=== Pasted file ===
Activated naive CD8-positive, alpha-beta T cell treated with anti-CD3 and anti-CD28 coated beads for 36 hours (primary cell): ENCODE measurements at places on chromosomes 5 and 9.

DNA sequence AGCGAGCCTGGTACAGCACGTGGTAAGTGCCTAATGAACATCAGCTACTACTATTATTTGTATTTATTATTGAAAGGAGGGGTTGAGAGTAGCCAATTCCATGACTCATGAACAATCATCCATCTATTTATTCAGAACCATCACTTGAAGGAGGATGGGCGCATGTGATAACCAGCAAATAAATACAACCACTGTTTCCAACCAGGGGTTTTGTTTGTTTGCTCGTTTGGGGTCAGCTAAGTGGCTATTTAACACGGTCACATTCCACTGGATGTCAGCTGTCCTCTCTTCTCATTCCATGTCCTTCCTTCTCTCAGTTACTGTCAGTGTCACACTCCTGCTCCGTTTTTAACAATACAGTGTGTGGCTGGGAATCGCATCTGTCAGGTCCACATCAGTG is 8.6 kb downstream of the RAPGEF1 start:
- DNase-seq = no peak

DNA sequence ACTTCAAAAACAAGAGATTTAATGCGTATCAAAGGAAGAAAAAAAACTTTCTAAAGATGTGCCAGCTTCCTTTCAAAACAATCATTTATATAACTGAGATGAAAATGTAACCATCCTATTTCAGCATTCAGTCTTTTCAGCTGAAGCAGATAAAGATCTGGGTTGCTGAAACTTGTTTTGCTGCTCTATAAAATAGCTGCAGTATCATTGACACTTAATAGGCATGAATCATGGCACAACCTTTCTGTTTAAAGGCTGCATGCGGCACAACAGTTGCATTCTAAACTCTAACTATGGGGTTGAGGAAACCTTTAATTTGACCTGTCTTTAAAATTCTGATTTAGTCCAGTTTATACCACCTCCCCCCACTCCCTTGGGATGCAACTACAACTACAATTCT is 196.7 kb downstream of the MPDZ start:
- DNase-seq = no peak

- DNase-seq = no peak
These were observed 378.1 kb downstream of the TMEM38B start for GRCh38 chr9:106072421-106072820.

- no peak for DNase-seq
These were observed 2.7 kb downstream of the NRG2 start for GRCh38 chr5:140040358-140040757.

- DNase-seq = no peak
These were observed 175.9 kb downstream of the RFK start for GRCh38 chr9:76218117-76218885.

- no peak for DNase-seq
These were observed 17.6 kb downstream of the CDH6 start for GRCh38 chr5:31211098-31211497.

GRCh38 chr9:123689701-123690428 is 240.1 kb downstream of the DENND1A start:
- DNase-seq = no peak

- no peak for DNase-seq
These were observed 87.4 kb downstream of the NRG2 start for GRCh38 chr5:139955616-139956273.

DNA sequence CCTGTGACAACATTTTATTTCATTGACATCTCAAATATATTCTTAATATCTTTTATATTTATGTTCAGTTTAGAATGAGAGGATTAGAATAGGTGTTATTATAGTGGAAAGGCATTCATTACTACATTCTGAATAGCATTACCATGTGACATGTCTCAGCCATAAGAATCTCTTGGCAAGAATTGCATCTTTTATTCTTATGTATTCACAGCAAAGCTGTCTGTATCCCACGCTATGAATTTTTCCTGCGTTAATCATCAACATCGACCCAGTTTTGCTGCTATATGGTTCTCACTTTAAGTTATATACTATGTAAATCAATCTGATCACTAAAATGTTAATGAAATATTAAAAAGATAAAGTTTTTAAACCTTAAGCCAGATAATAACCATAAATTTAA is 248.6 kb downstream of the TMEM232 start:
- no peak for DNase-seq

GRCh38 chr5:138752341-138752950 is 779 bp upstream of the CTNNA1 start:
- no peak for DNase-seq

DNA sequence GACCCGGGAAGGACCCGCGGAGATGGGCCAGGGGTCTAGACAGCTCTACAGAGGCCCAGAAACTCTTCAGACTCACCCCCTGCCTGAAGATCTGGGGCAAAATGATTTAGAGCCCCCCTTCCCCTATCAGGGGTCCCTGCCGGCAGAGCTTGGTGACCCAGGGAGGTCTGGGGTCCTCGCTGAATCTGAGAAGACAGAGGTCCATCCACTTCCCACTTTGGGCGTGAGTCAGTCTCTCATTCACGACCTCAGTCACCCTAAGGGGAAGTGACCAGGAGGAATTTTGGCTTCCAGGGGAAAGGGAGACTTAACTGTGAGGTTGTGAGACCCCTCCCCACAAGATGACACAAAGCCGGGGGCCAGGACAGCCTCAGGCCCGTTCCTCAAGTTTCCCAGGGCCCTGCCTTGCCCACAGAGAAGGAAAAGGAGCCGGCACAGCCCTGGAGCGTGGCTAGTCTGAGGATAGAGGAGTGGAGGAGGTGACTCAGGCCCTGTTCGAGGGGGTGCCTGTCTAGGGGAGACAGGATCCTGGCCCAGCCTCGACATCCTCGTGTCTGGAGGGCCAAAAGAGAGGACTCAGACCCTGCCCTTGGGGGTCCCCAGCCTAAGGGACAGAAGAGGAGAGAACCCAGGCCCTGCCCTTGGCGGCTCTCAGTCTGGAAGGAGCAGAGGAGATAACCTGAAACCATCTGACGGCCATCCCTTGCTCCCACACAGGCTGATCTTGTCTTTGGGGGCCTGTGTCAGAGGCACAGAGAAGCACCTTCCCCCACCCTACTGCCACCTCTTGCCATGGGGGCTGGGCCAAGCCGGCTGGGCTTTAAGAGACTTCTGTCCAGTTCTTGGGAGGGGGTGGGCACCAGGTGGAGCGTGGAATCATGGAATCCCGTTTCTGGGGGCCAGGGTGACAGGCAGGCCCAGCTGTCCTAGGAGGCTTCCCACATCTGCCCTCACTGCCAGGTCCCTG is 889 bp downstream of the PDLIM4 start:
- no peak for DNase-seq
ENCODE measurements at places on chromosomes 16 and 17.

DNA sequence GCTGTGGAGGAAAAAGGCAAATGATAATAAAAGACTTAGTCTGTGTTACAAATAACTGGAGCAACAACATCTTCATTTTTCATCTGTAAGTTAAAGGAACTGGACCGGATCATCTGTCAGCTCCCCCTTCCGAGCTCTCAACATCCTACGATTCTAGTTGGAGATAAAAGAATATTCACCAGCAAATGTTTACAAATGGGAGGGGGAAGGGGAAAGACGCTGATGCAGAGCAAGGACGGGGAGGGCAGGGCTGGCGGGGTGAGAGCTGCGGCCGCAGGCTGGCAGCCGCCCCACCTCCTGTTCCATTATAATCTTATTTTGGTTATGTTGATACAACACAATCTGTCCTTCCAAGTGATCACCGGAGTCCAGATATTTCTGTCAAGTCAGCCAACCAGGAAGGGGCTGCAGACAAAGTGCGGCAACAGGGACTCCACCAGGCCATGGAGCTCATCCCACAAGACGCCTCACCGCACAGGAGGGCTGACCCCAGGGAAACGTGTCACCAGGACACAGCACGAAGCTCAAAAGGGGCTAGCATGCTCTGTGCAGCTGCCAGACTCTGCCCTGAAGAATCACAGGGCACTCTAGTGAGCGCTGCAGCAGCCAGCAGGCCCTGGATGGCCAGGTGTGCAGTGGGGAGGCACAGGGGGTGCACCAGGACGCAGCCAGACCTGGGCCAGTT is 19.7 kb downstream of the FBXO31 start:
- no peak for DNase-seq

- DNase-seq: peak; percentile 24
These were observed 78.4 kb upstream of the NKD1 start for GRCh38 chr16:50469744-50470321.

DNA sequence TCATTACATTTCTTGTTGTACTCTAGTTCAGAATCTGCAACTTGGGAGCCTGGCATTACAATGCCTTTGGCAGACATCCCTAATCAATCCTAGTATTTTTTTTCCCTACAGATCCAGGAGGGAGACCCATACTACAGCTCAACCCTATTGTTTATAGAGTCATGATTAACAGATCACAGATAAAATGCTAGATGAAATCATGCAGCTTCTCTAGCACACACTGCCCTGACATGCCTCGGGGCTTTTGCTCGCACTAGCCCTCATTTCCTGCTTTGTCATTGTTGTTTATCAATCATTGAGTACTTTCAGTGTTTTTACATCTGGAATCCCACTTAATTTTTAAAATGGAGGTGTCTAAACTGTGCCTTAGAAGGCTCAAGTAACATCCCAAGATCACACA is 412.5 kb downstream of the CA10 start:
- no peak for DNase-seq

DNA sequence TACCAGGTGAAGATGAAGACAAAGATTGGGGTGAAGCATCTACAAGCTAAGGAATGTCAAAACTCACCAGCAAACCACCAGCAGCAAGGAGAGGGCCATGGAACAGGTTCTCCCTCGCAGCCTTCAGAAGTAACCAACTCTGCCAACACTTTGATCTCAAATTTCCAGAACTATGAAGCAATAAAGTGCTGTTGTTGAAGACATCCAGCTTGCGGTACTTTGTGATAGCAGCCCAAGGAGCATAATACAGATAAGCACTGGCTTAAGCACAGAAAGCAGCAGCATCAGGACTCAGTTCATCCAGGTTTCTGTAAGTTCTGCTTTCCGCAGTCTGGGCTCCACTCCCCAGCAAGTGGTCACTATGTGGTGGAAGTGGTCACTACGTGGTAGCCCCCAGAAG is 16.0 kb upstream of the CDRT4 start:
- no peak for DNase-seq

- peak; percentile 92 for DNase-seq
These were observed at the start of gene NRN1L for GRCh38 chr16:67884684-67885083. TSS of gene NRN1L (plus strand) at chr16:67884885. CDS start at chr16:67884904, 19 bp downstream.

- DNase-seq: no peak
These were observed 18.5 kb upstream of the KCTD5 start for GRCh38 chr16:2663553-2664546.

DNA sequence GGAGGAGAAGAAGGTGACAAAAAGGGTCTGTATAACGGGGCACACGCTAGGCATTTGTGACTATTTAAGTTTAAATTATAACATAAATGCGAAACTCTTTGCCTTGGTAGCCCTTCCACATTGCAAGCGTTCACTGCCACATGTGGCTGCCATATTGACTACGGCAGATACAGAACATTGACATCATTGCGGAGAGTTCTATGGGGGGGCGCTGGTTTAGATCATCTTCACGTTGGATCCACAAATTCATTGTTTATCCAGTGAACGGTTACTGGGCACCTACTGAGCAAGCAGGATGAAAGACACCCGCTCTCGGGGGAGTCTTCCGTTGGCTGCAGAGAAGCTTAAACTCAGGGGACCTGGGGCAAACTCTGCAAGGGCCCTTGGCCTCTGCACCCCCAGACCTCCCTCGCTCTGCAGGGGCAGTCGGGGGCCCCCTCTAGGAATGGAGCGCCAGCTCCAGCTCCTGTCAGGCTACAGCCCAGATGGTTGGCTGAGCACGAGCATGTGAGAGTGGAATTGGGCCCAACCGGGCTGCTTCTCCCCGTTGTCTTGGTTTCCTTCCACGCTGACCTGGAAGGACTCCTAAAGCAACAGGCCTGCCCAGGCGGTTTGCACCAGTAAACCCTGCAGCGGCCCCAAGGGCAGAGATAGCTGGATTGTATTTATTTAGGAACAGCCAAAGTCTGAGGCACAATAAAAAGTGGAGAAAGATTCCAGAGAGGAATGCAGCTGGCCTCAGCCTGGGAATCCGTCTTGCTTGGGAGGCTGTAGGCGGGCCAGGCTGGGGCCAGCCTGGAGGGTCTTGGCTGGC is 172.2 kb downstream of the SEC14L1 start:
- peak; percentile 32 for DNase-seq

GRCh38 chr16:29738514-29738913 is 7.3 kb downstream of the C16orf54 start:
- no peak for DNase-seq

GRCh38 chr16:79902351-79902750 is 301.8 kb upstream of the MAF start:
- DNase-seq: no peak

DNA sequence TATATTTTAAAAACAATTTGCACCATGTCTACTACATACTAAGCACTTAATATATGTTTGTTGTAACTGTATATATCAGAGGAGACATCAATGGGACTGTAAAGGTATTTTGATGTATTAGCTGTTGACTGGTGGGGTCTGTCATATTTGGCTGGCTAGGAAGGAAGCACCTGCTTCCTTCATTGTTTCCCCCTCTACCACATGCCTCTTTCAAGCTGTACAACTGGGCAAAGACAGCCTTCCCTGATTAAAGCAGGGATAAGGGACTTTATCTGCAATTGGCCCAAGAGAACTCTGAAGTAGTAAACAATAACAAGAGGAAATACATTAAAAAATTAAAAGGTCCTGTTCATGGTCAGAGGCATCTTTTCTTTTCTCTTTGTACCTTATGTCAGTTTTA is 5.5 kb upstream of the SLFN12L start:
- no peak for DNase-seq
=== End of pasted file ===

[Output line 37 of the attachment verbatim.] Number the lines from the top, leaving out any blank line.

DNA sequence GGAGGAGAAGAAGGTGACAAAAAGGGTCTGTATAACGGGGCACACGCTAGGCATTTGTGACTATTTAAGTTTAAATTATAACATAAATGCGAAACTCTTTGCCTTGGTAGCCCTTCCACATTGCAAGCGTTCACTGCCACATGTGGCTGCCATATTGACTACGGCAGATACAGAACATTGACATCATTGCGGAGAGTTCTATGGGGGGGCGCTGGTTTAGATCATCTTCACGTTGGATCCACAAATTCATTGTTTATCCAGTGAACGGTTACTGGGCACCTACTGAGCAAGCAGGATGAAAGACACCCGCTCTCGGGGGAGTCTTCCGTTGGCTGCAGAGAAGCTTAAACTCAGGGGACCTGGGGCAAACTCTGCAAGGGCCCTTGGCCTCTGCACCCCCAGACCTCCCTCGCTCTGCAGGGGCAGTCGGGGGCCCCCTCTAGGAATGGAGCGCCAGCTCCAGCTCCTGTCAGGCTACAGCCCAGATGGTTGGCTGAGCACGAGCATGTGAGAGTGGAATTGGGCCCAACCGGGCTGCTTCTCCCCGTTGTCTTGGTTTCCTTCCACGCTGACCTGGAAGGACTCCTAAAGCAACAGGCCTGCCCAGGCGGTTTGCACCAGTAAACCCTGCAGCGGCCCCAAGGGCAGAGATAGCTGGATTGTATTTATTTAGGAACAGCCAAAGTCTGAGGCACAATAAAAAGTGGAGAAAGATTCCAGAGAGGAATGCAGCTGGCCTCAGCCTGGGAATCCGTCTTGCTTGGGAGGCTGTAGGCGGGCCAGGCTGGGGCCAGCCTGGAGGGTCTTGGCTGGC is 172.2 kb downstream of the SEC14L1 start: